September 25, 2016
William G. Carter
“There was a rich man who was dressed in purple and fine linen and who feasted sumptuously every day. And at his gate lay a poor man named Lazarus, covered with sores, who longed to satisfy his hunger with what fell from the rich man’s table; even the dogs would come and lick his sores. The poor man died and was carried away by the angels to be with Abraham. The rich man also died and was buried.
In Hades, where he was being tormented, he looked up and saw Abraham far away with Lazarus by his side. He called out, ‘Father Abraham, have mercy on me, and send Lazarus to dip the tip of his finger in water and cool my tongue; for I am in agony in these flames.’ But Abraham said, ‘Child, remember that during your lifetime you received your good things, and Lazarus in like manner evil things; but now he is comforted here, and you are in agony. Besides all this, between you and us a great chasm has been fixed, so that those who might want to pass from here to you cannot do so, and no one can cross from there to us.’ He said, ‘Then, father, I beg you to send him to my father’s house— for I have five brothers—that he may warn them, so that they will not also come into this place of torment.’ Abraham replied, ‘They have Moses and the prophets; they should listen to them.’ He said, ‘No, father Abraham; but if someone goes to them from the dead, they will repent.’ He said to him, ‘If they do not listen to Moses and the prophets, neither will they be convinced even if someone rises from the dead.’”
It’s the story of two neighbors, one who had it all and one who was needy. In death, as in life, there was a world of difference between them. That is the source of the story’s tragedy. The tragedy for the needy man is the rich man ignored him. The tragedy for the rich man is that he ignored the Bible. You see, ignoring our neighbors is one of the ways we ignore the Bible.
Sometimes it happens with the neighbors closest to us, as on page three of the book of Genesis. There were two brothers, Cain and Abel. Cain grows jealous of his brother and strikes him down. When confronted by God, Cain responds with a question, “Am I my brother’s keeper?” (Genesis 4:9). The obvious answer is “yes,” but the obvious answer is not always obvious to us.
Jesus has been talking about paying attention to our neighbors. According to the Gospel of Luke, that was a central message of his good news. We have heard the stories many times.
There was a man who fell among thieves, and two religious people passed him by. It was the Samaritan, the dreaded enemy, who took care of the wounded man, because that’s what neighbors do.
“When you throw a party,” he said, “don’t invite the people who will merely invite you in return to their next party. Go after the ones that everybody overlooks, the people who get left off the guest lists everywhere else.” That’s what a neighbor does, in a world shaped by the Gospel.
The shepherd who finds a lost sheep calls out to his neighbors, “Come and rejoice with me! I found what was lost.” The lady who finds the lost coin calls out to her neighbors, “We’re going to have a party. I found what was lost.” The father who gets his lost boy back throws a huge barbecue for the neighbors, and then he goes out to his other lost son and says, “Even though you’ve never left home, come home.”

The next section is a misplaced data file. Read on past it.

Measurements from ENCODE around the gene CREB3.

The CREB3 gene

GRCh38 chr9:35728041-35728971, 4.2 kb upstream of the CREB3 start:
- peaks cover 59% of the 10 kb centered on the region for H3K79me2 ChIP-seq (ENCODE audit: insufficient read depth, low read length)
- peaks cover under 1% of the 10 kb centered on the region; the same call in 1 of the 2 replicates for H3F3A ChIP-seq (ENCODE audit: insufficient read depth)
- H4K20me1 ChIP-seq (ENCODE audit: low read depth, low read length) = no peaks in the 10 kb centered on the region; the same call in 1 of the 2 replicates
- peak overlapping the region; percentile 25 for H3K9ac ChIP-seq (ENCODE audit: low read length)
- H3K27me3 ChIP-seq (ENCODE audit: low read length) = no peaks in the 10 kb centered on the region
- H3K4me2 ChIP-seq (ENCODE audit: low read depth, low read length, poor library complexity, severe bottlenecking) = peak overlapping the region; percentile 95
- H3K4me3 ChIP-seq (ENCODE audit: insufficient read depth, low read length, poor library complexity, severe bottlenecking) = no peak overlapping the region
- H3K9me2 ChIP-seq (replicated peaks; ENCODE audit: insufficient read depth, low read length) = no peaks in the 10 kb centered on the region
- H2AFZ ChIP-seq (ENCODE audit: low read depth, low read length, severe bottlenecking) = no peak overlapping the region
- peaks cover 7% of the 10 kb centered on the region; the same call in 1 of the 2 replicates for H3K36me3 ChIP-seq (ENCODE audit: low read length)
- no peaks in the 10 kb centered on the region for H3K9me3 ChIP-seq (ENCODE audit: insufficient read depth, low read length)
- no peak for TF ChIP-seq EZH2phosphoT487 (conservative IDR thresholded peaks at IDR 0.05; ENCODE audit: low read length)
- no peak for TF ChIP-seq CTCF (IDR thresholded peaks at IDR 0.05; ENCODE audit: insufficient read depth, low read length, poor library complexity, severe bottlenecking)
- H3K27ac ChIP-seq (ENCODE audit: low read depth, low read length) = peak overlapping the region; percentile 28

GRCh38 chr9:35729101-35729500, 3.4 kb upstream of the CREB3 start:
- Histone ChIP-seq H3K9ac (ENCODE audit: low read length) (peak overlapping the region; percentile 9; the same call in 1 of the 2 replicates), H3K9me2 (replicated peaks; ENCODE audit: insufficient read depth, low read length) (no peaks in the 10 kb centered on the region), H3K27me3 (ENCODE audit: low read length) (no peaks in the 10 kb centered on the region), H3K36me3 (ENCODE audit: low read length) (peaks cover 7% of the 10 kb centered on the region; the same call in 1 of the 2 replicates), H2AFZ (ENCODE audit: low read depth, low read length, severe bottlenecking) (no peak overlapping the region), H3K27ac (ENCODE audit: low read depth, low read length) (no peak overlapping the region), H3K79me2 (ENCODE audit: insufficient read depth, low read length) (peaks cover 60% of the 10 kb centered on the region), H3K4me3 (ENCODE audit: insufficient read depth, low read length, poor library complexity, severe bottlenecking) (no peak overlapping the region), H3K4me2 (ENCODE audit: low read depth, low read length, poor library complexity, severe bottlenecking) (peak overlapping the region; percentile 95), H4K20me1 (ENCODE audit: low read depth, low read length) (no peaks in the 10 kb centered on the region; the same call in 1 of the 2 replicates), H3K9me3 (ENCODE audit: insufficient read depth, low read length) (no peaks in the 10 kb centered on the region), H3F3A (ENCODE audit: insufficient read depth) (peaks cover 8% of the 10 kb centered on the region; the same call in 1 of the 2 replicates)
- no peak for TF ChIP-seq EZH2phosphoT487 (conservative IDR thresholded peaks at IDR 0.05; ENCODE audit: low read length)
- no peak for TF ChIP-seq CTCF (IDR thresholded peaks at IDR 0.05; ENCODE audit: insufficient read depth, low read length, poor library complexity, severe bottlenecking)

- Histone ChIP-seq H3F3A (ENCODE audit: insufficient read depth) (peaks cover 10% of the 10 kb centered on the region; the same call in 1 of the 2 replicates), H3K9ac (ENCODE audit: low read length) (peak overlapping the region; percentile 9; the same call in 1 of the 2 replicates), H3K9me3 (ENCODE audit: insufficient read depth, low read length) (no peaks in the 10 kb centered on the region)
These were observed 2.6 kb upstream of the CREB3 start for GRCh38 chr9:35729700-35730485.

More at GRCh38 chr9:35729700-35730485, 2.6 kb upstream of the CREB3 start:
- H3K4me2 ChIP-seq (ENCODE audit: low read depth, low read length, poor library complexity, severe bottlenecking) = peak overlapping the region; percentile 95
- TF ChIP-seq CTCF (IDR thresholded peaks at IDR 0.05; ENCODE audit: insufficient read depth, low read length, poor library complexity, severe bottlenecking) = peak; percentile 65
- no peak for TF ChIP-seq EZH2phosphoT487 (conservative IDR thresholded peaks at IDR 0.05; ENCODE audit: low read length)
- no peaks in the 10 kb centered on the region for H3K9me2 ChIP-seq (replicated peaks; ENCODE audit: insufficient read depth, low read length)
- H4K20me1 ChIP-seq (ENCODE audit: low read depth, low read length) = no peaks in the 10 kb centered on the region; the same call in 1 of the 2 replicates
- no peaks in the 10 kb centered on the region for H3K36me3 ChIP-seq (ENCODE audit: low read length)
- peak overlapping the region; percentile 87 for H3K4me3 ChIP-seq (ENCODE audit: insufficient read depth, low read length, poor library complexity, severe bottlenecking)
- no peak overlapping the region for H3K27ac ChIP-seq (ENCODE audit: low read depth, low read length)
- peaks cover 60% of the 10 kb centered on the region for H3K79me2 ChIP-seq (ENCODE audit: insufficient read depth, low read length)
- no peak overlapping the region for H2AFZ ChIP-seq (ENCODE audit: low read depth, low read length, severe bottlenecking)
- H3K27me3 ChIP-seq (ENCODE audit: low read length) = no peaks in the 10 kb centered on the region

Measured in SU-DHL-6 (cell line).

It will not be a complete celebration unless all of us are able to enjoy God’s gift of life together.
That’s what makes the story of Lazarus and the rich man so tragic. They were neighbors. Poor Lazarus slept in a cardboard box on the rich man’s curb. The rich man knew him by name, but neither called him to his table nor took food to his side. There was a gulf between them in life, created entirely by the rich man. So there was also a gulf between them in death, created by the justice of God.
It’s a story, you understand – a story. And Jesus is the One who tells it, so it’s not only true in the deepest sense; it’s the truth that can transform our lives. All scripture calls us to live in fellowship with those around us, to pay attention to those in need, to address those needs, and to use our days here on earth to prepare for an eternity of getting along with God and all God’s children.
So that’s why we are doing this weekend of service: to bridge whatever invisible gulf separates us from our neighbors. Serving others will knock down the walls that keep us from enjoying the communion that God makes possible.
So my charge to you is simple: find some way to show the love of God to those you meet today. Take the cue from those who make quilts for the homeless here twice a month: they always pray for those who will receive the work of their hands. If you are cleaning up a playground, pray for the children who will play there. If you are sorting books and delivering them, pray for those who will read them. If you go to the Women’s Resource Center, pray for the end of emotional abuse and the healing of those scarred by violence.
We pray, but it’s not enough to pray. We also commit our energy, time, and money to improve the lives of those around us. Jesus has come into the world to make a difference. If we’re going to follow him, we must, too.
So let us stand for a time of prayer and commitment.
(c) William G. Carter. All rights reserved.